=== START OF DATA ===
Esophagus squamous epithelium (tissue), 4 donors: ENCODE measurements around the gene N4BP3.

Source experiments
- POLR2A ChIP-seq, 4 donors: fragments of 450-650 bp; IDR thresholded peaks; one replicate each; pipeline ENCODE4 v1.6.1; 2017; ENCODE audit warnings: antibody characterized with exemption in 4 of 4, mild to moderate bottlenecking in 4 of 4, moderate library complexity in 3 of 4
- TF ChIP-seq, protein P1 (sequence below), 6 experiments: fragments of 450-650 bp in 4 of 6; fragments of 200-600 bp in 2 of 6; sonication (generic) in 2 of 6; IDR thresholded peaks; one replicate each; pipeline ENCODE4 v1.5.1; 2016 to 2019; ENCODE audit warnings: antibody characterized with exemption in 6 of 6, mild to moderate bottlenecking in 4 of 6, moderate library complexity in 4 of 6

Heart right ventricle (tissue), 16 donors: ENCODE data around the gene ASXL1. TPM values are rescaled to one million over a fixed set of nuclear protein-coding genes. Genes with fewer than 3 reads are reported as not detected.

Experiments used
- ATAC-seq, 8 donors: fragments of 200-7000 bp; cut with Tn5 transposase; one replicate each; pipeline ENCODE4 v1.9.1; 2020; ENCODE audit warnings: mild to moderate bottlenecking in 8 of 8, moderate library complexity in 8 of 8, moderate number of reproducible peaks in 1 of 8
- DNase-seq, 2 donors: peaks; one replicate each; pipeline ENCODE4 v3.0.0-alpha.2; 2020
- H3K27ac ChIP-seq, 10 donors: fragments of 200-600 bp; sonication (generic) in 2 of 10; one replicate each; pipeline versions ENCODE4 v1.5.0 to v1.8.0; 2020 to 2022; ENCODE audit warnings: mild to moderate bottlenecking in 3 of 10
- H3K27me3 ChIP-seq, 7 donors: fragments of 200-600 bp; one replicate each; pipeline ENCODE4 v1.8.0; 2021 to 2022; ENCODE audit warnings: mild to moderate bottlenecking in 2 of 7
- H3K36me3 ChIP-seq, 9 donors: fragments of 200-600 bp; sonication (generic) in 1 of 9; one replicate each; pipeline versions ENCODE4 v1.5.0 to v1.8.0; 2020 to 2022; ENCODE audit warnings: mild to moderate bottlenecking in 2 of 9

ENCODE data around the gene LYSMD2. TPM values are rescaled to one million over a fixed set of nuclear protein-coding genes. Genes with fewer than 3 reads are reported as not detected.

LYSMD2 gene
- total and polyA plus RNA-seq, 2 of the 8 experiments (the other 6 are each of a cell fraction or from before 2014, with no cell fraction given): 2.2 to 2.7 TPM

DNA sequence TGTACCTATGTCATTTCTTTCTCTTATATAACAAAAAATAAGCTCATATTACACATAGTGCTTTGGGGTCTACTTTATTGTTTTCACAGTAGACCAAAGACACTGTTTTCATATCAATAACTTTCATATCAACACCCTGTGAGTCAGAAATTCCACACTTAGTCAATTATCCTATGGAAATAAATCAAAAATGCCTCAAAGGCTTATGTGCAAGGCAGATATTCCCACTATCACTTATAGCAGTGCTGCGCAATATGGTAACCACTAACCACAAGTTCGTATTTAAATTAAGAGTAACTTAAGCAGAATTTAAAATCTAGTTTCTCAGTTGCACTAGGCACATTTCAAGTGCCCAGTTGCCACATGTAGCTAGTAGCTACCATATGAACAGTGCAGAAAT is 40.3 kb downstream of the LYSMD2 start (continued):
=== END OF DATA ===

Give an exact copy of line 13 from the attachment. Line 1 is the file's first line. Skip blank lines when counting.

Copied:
LYSMD2 gene